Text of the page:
Review: Intermittent Fasting

Review: Intermittent Fasting


This post about Intermittent Fasting is the first in a series of reviews of popular diets – I hope you get some value out of it! Feel free to suggest other diets that you’d like to see reviewed in this series.

Intermittent Fasting

In 2013, medical journalist Michael Mosley popularised the concept of intermittent fasting in his book “The Fast Diet”.  The book, which quickly became a #1 New York Times best seller, followed on from his successful documentary “Eat, Fast and Live Longer” in which Michael set out to test the health benefits of this long-standing practice found in many cultures and traditions around the world. The results, at least for him, speak for themselves – he reversed many biochemical markers of ill-health, leaving him with improved life expectancy, a smaller waistline and generally feeling a lot better.

The details

Intermittent fasting can be done in any number of different ways. Based on his research, Michael chose to use the “5:2” approach. This meant he would eat normally for 5 days of the week and significantly reduce his caloric intake for the other two. The basic tenets of his approach are as follows:

  • eat normally for your age, gender & activity levels for 5 days of the week
  • eat a reduced caloric intake for two days a week – aiming for 25% of your normal daily calories. In practical terms, this usually looks like two small meals per day on fasting day, totalling around 500-600 calories
  • … and that’s pretty much it!

Additionally, it’s important to note that the non-fasting days are not an excuse to eat poorly.  The whole approach embraces a more healthful, mindful approach to eating, and includes eating nutritious foods on the non-fasting days.

What are the other options?

The basic premise of intermittent fasting is to allow your body to go through a period of reduced caloric intake on a regular basis. This has been shown to have a number of beneficial physiological effects (see “Pros” below).

Alternatives to the 5:2 approach include:

  • Fasting on a daily basis for 14-16 hours, and eating within an 8-10 hour window each day. For example – Break your fast at 11:00am, and don’t eat anything past 7pm. Using this method, you are effectively introducing an increased fasting window on a daily basis. This is a popular and simple approach, in which you don’t have to count calories or have specific days where you’re eating very low calories. This may suit you better if you have an irregular schedule that makes the “fast days” more difficult to manage, if you struggle with low blood sugar or generally don’t enjoy limiting your calories.
  • Fasting every second (or third or fourth etc) day – this way you can tailor the pattern to suit you. This can make it difficult to schedule in future events like celebrations, dinners with friends etc as you have to work out which days you are fasting on, but allows you the flexibility to find a pattern that works for you.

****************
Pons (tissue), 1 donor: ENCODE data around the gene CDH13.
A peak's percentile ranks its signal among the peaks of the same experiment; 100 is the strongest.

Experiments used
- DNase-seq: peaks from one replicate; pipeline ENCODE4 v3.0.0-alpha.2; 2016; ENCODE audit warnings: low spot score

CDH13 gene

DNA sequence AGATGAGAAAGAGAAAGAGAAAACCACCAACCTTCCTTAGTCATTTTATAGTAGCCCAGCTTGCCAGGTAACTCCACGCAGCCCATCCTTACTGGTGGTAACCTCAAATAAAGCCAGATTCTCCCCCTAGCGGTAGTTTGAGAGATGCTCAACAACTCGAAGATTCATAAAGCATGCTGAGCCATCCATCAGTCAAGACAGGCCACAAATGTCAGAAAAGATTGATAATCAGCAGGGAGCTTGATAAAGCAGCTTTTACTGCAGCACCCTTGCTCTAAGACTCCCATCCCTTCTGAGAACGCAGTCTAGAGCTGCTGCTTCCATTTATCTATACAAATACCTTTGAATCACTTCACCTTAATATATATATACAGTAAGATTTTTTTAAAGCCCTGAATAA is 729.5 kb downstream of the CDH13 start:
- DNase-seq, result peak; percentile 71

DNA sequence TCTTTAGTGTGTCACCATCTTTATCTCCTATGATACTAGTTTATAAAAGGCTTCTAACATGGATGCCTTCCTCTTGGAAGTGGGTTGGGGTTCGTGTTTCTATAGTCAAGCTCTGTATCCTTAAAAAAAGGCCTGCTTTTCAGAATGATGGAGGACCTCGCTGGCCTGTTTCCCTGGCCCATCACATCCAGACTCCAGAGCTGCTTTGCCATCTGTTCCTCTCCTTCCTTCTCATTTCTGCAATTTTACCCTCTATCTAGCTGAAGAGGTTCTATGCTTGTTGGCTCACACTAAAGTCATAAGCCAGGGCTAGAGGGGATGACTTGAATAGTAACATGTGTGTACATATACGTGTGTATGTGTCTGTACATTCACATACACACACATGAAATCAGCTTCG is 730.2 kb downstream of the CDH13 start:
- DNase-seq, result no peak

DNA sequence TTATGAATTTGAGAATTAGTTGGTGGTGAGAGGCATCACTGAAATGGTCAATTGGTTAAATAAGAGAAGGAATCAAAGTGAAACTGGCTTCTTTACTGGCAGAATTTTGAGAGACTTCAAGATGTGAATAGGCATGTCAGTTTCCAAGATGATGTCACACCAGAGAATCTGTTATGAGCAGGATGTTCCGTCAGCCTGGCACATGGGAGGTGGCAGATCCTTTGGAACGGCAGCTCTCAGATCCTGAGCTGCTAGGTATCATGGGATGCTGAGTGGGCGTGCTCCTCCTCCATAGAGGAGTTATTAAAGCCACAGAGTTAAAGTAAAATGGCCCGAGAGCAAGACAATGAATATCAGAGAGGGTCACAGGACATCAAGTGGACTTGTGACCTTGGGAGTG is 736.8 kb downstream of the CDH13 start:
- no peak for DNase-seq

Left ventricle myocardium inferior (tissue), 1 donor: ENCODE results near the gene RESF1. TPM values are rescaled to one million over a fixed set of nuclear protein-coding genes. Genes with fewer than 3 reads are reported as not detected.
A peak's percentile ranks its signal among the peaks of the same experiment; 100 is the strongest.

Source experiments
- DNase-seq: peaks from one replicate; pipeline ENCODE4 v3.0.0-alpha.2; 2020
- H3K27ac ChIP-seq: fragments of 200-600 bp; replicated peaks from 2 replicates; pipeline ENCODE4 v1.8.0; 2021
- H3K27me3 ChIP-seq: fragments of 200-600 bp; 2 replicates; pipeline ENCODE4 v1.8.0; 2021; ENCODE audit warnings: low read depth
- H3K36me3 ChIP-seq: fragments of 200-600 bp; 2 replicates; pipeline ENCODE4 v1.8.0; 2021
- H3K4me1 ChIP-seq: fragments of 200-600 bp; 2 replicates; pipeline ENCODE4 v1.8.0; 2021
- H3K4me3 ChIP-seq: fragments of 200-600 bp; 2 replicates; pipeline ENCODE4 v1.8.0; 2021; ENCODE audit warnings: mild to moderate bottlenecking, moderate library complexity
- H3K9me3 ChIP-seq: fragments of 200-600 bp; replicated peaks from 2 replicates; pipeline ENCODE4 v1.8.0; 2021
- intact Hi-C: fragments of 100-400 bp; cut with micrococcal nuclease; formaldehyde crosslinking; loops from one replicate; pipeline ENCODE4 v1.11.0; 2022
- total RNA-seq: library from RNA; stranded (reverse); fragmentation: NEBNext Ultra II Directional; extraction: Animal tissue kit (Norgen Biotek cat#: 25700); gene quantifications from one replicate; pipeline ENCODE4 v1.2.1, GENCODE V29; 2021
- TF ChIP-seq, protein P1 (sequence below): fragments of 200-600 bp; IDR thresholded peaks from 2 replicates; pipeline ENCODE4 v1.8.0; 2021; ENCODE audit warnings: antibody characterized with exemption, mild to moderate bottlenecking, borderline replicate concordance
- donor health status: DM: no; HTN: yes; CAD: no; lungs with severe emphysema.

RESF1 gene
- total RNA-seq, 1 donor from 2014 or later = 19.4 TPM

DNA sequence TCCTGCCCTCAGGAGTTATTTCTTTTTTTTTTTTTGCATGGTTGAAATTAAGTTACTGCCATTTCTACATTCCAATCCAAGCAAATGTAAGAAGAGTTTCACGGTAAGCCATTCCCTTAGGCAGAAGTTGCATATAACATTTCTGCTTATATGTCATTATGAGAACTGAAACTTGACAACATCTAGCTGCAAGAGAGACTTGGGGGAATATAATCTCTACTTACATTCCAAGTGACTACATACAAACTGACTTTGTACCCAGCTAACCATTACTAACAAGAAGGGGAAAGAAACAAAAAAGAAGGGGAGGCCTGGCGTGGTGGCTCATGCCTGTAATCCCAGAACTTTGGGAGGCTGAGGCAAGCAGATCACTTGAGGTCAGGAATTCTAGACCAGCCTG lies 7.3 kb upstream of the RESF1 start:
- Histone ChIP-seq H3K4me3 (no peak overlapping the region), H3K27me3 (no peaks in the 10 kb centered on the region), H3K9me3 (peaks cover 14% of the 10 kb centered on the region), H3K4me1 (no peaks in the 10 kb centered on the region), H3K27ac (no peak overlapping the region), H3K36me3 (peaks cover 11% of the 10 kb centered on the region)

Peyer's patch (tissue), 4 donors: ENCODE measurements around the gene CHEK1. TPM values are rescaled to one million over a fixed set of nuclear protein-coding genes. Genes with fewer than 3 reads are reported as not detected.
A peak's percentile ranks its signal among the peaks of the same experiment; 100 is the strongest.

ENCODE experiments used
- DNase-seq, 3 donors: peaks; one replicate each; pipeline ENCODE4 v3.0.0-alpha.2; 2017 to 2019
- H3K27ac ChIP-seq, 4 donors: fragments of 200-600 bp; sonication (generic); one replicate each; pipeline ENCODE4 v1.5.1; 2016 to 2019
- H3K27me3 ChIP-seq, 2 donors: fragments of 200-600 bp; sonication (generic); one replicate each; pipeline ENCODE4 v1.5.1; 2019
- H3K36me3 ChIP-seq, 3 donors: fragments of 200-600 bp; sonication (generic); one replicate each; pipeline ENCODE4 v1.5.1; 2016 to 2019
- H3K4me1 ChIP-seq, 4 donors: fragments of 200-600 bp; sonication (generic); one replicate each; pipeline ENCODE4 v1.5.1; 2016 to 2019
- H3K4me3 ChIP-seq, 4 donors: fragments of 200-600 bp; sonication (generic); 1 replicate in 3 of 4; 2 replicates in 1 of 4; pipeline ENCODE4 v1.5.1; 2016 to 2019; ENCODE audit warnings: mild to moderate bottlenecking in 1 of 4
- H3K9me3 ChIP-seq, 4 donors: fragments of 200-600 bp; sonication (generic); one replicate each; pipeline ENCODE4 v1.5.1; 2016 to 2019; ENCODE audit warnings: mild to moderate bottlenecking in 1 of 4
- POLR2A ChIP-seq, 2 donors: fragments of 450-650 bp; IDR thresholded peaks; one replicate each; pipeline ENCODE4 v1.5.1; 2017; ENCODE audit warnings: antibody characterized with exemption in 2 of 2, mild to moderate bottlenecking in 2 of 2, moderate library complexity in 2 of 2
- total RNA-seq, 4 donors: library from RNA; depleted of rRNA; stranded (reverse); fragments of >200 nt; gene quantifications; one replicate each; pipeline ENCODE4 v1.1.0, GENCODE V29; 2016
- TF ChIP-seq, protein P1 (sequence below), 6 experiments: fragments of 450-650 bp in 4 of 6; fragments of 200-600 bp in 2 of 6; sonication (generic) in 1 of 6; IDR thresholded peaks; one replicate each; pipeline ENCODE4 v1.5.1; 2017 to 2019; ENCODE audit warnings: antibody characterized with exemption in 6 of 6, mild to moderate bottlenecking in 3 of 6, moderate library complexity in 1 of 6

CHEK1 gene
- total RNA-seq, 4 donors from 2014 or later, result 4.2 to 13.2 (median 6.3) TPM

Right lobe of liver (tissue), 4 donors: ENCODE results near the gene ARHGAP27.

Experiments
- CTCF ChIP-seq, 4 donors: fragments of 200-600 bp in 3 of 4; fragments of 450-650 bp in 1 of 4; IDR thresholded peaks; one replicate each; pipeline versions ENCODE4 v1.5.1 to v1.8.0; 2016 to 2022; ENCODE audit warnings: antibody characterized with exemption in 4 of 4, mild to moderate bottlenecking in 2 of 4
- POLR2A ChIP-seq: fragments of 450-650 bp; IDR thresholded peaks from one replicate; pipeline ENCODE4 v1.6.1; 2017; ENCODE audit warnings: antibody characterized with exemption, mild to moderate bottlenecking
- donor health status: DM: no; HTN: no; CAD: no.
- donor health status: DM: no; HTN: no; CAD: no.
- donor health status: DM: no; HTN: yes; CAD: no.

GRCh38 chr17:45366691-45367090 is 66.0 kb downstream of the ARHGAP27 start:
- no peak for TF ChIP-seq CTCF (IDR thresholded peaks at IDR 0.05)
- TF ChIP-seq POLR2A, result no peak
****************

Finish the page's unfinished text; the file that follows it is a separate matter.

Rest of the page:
• Fasting only once a week – useful where weight-loss is not the primary goal – as two “fast” (i.e. low calorie) days a week will usually result in fairly steady weight-loss, at least initially.  This option will still offer the benefits of giving your body a low calorie window to increase healing, immune function, and overall wellbeing.
  • Less frequent fasting – most people who do this will extend the fast period to a full 24 hours. This may work for people who want the benefits of intermittent fasting and prefer to go a full 24 hours without food less frequently, in preference to more regular calorie restriction or fasting.

Let’s have a look at the benefits you can expect from intermittent fasting:

The Pros
  • There is no requirement to exclude any specific foods. Nothing is off-limits, although this is not to be seen as an excuse to load up on non-nutritious foods in between fast days!
  • Improved insulin and leptin sensitivity and improve satiety signalling. This makes it a great approach for people looking to achieve steady weight loss without the metabolic consequences and rebound weight gain of extreme weight-loss diets.
  • You don’t find yourself in a constant state of deprivation, needing to draw on your willpower and battle with the effort of restricting your food intake every day.  Anyone who’s ever dieted will know how draining this can feel.
  • Many people report actually starting to enjoy and look forward to their fast days. They report feeling more alert, focussed, clear-headed, energised and motivated on these days
  • it can be a great way to rethink your relationship with food.  Intermittent fasting can show you just how much “non-hungry” eating we tend to engage in during the course of our day, and can offer you a way to become much more mindful about how you experience and respond to your body’s hunger signals.